Our doors are made of timber but other options include uPVC and aluminium. If you have a large opening, it’s unlikely that you’ll be able to have uPVC bifold doors because they tend to warp if they are too large.
When choosing timber doors it’s important to look at the type of wood in your quote, too. Some timbers like Accoya or Afrormosia are strong and have a high rot and insect resistance. Afrormosia is on the endangered list so not necessarily a type of wood you want to choose though.
Aluminium is a fantastic option for large doors as you can have extremely large doors with slim profiles but they are expensive and can look out of place in old properties.
Depending on where you live there may be restrictions on the type of material you can use, so check the rules and regulations where you live before you make any decisions.
Which way should bifold patio doors open?
When folded together bifold doors allow you to have a fantastic large opening but they do take up quite a lot of space when folded together so it’s important to consider in which direction the doors will open.
You can have them folding to the left or right, or even open them in the middle so you can fold them away to both sides of the opening.
It’s also worth considering if you want them to open inwards or outwards. Think about how you use your space both inside and outside and figure out where the stacked doors will be least intrusive.
In our case, it was a very simple decision. We wanted them to open outwards so as not to take away any space in our dining room and we folded them towards the garden fence so that they wouldn’t block the view or path into the garden.
Plan the threshold
Do you want a completely flat surface between the inside and outside? Or would a step be acceptable, too?
We wanted a smooth transition between indoor and outdoor living and didn’t want a barrier between the inside and outside so removed one course of brick to give us additional space for the frame.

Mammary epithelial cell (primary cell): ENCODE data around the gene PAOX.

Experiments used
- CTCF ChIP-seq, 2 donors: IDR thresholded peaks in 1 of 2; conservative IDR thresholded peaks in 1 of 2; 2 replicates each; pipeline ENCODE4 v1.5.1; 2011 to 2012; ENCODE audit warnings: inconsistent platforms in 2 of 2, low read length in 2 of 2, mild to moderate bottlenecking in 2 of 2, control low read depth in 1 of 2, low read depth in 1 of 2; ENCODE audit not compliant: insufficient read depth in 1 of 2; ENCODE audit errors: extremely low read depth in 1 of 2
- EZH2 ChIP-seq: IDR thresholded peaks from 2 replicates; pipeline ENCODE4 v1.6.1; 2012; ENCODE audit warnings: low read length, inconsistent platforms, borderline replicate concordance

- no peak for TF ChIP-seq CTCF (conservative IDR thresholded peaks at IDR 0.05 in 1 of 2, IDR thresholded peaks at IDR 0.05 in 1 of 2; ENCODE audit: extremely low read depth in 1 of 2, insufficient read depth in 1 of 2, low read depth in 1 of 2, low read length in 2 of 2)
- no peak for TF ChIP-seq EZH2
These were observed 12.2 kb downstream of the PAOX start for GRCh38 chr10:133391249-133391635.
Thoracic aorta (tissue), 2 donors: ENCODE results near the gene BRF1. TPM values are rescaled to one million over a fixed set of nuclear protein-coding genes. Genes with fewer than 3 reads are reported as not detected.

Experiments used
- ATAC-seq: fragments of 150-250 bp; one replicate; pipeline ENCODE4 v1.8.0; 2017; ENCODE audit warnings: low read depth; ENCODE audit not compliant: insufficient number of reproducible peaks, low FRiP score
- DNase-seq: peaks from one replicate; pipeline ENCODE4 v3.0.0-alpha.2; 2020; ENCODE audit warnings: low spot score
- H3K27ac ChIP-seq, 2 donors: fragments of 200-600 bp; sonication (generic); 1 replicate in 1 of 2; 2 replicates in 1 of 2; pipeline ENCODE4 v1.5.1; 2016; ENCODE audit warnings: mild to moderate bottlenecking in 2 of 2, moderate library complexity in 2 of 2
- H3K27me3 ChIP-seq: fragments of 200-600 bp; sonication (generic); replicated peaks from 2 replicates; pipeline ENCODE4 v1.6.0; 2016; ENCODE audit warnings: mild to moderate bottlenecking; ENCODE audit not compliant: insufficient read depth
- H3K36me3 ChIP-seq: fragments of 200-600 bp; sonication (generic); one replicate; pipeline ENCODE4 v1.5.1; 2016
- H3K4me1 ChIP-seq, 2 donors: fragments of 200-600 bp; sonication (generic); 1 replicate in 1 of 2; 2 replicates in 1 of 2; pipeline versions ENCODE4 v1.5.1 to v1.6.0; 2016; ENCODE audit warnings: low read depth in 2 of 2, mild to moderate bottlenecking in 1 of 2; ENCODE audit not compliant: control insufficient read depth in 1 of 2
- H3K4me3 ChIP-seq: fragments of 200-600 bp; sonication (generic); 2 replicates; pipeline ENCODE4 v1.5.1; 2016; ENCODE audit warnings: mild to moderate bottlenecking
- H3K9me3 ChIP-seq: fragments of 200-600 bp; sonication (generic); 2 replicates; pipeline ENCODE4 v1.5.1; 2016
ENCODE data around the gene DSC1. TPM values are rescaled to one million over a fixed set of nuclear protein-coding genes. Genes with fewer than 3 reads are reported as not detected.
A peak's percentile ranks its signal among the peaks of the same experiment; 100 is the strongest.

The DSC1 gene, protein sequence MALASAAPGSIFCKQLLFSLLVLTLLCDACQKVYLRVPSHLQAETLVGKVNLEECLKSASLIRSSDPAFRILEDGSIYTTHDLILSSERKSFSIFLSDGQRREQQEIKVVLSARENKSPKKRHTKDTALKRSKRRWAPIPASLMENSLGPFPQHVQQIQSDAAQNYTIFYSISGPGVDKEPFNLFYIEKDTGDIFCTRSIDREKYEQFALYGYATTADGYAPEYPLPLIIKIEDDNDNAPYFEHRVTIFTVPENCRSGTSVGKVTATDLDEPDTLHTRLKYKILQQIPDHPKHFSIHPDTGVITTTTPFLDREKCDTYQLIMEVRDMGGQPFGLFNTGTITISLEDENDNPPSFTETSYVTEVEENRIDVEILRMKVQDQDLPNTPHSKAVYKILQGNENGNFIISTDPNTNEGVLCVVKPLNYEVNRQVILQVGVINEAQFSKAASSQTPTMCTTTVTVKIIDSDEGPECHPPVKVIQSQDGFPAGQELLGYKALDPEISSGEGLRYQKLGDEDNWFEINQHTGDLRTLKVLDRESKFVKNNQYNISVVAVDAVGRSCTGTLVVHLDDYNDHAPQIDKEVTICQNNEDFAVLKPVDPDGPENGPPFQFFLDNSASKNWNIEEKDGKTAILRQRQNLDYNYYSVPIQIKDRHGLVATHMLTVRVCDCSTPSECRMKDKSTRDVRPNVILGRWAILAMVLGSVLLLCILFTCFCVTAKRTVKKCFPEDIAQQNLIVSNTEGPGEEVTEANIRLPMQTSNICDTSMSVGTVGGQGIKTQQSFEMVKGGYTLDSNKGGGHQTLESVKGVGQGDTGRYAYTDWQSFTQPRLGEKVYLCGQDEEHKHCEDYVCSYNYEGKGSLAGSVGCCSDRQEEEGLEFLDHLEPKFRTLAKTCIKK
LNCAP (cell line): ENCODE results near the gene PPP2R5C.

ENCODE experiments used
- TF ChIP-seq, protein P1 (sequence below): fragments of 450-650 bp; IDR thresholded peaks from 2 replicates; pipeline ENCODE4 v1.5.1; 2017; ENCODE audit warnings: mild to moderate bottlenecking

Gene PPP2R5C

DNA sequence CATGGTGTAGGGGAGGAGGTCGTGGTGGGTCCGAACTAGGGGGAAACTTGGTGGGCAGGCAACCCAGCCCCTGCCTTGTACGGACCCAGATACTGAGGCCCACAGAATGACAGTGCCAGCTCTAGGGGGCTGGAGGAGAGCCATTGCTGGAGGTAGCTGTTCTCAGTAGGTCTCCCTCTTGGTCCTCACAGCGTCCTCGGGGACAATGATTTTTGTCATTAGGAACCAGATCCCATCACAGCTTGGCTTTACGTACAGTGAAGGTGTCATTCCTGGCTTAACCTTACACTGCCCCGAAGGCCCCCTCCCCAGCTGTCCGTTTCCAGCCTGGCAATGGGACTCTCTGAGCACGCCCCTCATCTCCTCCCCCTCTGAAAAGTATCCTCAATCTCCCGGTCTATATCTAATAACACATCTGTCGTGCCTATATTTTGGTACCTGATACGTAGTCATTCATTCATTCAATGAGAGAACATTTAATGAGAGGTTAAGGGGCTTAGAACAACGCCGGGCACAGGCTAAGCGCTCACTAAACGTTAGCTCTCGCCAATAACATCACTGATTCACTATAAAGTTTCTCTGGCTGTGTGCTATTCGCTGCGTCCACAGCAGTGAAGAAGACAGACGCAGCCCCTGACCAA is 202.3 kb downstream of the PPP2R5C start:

Because the door is installed at a slightly lower level the frame finishes flush with the floor giving us a perfect barrier-free threshold.
It’s not a complicated thing to do, but it does have to be planned before you order your doors!
Look at other options
Bi fold patio doors are fabulous and we love ours but they aren’t the best solution for every space. There are other door systems like sliding doors which are a great alternative to bifold doors and are generally slightly cheaper, too. Sliding doors also have less frame area which means that you’ll have more glass and frames blocking your view.
Another great option, especially for period properties is double french doors. They can look classic or super modern and allow you to create a large opening without the expense of bifold doors.
Bifold Patio Door FAQ
We spent a total of £4000 on our doors. This included all building work, the doors and installation but not the making good on the inside. We had our doors installed in 2016 and prices have increased a lot. I’d expect to pay around double that at the moment.
We loved our doors and are planning on installing them in our new home, too. We think they are worth splurging on but it’s always worth looking at other options to find the best solution for your house.
Yes, we found that bifold patio doors are about 30% more expensive than sliding doors (based on the quotes we got). This will always depend on the size of your doors, materials, location and house as well though.
We still have so many home improvements we need to do in this room including replastering around the window and we still need to add an architrave around the window, too.
We’re also looking forward to installing some fabulous decking to connect the inside and outside even more.
What do you think – was it worth spending extra on bifold patio doors? Would you install bifold doors in your home?